Why Process Improvement Doesn’t Have To Be Fancy Like a Peacock

And Tips On How to “Process Improve” Your eMail Inbox!

Photo by Kelly Sikkema on Unsplash

We have a saying around the Whiteboard office: “It’s a process, it’s a process, it’s a process! It’s NOT a peacock!”

Weird, right?

What we are trying to say is, if you’ve been tasked to “improve things,” don’t be overwhelmed by terms like process design or process improvement, and don’t try to make things bigger or fancier than they have to be.

What you do doesn’t have to be fancy or showy — simple is definitely better in the process improvement world.

But I Don’t Have Any “Processes”…

Ah, we hear that a lot. And to that we say, in the nicest possible way:

Sure you do!

EVERYTHING is a process.

Grilling the perfect steak (season, marinate, sear, flip, grill, serve), getting ready for work in the morning (turn off alarm, shower, dress, breakfast, coffee, car), checking your eMail (sort, read, respond, file).

These are all processes, and most, if not all, have the opportunity to be more efficient or generate better results.

Let’s look at that eMail one a little closer.

Improving The eMail Process

Do you follow the four eMail steps mentioned above? Or, are you like most people in that eMail causes you untold anxiety every single day?

Is your Inbox full of unread eMails? Do you try to keep up, but never quite get there, and then get more emails from people wondering why you haven’t responded?

Guess what? You have an eMail process. It may be ineffective, but you have one! And improving it doesn’t have to be hard.

If your boss told you to fix your eMail process, what would you do? Would you buy expensive process mapping software and hire a consultant to see what the problem is, and then take a training course in how to handle your eMail effectively?

I sure hope not, because you don’t want to turn this into a big showy fancy peacock! Even worse, you don’t want to avoid fixing it by just spending more time at your computer until your Inbox is empty. (Because you know it will fill up again tomorrow.)

Instead, I hope you would get a pencil and a piece of paper and draw a really simple process map and really think about all the steps that you take to handle your Inbox.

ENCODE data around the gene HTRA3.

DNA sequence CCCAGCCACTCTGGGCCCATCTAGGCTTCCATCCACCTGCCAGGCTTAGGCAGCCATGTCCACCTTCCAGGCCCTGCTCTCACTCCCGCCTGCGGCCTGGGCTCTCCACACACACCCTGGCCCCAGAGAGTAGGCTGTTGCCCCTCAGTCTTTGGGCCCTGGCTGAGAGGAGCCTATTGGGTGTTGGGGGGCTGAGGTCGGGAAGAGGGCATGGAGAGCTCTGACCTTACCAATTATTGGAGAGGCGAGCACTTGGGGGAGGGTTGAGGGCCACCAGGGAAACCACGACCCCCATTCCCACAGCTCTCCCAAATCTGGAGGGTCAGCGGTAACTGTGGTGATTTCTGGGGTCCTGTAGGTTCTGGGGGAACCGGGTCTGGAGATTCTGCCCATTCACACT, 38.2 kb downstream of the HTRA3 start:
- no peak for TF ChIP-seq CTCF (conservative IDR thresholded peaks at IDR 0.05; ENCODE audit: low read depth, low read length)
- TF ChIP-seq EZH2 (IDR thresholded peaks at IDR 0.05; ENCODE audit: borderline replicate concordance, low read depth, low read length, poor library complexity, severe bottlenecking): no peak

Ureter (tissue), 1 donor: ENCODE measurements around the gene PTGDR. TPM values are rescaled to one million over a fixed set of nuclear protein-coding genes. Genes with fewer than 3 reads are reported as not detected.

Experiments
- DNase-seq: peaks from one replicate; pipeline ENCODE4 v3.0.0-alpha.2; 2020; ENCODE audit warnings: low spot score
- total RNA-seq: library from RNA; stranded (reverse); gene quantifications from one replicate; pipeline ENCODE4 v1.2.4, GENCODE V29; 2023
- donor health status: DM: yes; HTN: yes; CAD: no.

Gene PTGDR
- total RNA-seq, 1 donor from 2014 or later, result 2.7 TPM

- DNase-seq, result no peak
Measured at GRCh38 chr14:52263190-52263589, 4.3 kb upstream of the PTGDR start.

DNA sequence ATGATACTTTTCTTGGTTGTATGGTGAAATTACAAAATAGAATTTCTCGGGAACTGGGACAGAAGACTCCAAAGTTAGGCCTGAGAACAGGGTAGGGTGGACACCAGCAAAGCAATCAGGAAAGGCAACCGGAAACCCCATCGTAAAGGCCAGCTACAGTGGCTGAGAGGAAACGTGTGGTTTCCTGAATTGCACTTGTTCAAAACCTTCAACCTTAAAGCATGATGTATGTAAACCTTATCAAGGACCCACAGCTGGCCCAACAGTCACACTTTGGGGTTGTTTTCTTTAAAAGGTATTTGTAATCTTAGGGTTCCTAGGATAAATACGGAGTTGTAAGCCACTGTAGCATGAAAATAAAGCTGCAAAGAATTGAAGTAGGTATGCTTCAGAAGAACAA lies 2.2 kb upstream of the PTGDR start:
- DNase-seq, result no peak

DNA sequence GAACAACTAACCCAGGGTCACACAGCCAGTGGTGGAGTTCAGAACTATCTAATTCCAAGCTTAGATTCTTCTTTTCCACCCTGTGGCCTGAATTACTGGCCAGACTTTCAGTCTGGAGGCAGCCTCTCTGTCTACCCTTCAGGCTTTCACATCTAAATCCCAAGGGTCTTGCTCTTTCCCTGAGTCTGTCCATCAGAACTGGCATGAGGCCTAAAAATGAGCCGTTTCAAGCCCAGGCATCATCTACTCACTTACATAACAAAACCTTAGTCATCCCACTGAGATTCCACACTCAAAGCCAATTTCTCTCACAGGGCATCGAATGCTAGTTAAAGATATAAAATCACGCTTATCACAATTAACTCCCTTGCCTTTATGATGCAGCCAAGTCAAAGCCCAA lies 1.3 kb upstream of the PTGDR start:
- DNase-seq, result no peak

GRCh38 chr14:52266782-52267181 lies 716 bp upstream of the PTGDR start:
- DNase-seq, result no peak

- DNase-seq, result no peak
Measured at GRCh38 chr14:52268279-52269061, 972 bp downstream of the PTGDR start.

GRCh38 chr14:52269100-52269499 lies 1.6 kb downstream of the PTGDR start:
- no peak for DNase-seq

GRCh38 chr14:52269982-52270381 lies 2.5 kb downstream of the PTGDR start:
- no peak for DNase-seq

If you do it right, the problem will jump off the page at you. Easy peasy.

It’s Usually Not What You Think

So what is your process for handling eMails? Let’s say you just got back from vacation to find 480 unread emails, and you think, “OK, that’s it! I can’t handle this anymore — there needs to be a better way to handle my Inbox.

You might grab a pen and paper and draw this process map:

Simple. Straight forward. But no problem appears to jump off the page, so I guess there’s nothing to fix?

Well, again, with respect, we say: “I don’t think so.” It probably looks more like this:

That’s the difference between what we call a “Thought to Be” process map and an “As Is” process map. When you dig into it, the“As Is” really tells the story.

In this example you’re wasting time and energy by handling each eMail one at a time, whether they are “info only”, “action required”, “urgent request”, or “meeting requests”.

Now the problem jumps off the page — it’s actually a loop with no defined ending!

What if you looked at your Inbox as a pile of tasks, and organized them just as you do your daily To Do list? Then your process map might look like this (we call it the “Should Be” process map).

Suddenly there’s nothing in your Inbox but prioritized action items. Your new efficient process has saved you time and energy, and your customers (and your boss!) are happier with your response time.

Some process improvement work requires big fancy peacock solutions.

But if you look around you, there are probably dozens of opportunities to make things better by being less fancy, and using some simple techniques, like process mapping.

If your eMail Inbox is out of control, I suggest you start there… Let me know how it goes!

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